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Thread: GoT Season 8

  1. #101
    Scooby Gang bespangled's Avatar
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    Rereading the books, and I just came across the tidbit that Nymeria is named after a queen who explored and found a new land.
    Bottom line is, even if you see them coming, you're not ready for the big moments...The big moments are gonna come, you can't help that. It's what you do afterwards that counts. That's when you find out who you are.

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  3. #102
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    Great comments from all - I did not want to post anything until I had a chance to watch again and watch some of the youtube channels that I find especially interesting - just very quick respond on Stoney's comment regarding the No Mention of Tyrion in the history book - totally agree, it's complete nonsense in fact I found the entire scene a big waste. Tyrion's role was established by the fact that he was the Hand of the King all that time - the only possible connection to the "not mentioned" is Vary's telling Tyrion that the people of King's Landing would not know how Tyrion saved their city and thousands of lives. This scene took one of the most powerful and tragic elements of the earlier season and events of Tyrion's life and used it to make nonsensical cheap humor - Because when Tywin comes charging into the keep it was like he became the savior of the city and its people instead of Tyrion's plans and all his efforts were meaningless.

    Anyway I will post more of my reactions later - Here is one of the reviews that I particularly liked on the tragic character of Daenerys. https://www.youtube.com/watch?v=D8ZqKVmkze8

    Again - good reading the comments - thank all.

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  5. #103
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    Stoney's comment regarding the No Mention of Tyrion in the history book - totally agree, it's complete nonsense in fact I found the entire scene a big waste.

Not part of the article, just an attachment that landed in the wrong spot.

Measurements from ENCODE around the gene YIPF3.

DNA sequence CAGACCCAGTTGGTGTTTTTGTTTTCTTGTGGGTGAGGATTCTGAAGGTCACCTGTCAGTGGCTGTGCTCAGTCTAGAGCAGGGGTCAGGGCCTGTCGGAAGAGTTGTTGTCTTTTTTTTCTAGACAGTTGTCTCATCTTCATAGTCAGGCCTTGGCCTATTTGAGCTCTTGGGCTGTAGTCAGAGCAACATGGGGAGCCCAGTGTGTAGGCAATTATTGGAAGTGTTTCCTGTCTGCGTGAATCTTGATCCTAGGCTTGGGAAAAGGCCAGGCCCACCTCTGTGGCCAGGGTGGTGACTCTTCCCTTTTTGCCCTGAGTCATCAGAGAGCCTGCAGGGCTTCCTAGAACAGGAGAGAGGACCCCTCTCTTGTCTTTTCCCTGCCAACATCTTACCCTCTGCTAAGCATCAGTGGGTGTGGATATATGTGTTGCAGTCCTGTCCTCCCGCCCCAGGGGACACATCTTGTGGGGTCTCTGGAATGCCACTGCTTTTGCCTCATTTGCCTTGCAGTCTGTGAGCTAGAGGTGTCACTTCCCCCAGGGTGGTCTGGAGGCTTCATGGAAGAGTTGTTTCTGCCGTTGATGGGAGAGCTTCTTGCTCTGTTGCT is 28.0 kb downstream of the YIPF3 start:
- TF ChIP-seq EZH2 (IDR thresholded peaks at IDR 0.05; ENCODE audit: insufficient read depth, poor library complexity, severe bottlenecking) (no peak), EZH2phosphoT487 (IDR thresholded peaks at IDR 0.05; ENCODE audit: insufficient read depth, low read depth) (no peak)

As I said, I liked that and it made perfect sense to me. There's a reason (sadly) we have "Black History Month"; "Women's History Month". It's a truism to say "History is written by the victors" but, generally, it is. The victors tend to be white, upper/middle class, straight, men. The norm - not the other. When people do intervene in "history" it's labelled revisionism, as though history (as given) is the truth - a singular truth. The past is diverse - History isn't. Brecht knew it - that's why he wrote A Worker Reads History and asked "Who built the seven gates of Thebes?" As he says, "The books are filled with names of kings". Where's the history of the oppressed, the vanquished, the working class, women, gay people, black people and...well, people like Tyrion?

    At best, Tyrion'll become a footnote in history - a novelty. At worst, he'll become a caricature (as at Joffrey's wedding). Jon Snow. He's the stuff legends are made of. He's just waiting for someone like Sir Walter Scott to write his story. Sansa's set to become Queen Elizabeth 1 - her story will be recorded but she won't write it herself. It will be written as though she's a man in the shape and garb of a woman (which is why I said "Lady's dead). Dany will become the bogeyman, a tale to threaten uppity young girls with. Arya's set to become an abstract concept. Varys may well go the way of people like Alan Turing. Tyrion's written out because he doesn't fit the profile of a hero (didn't Tywin imply as much after Blackwater?). Jaime's written in because he does.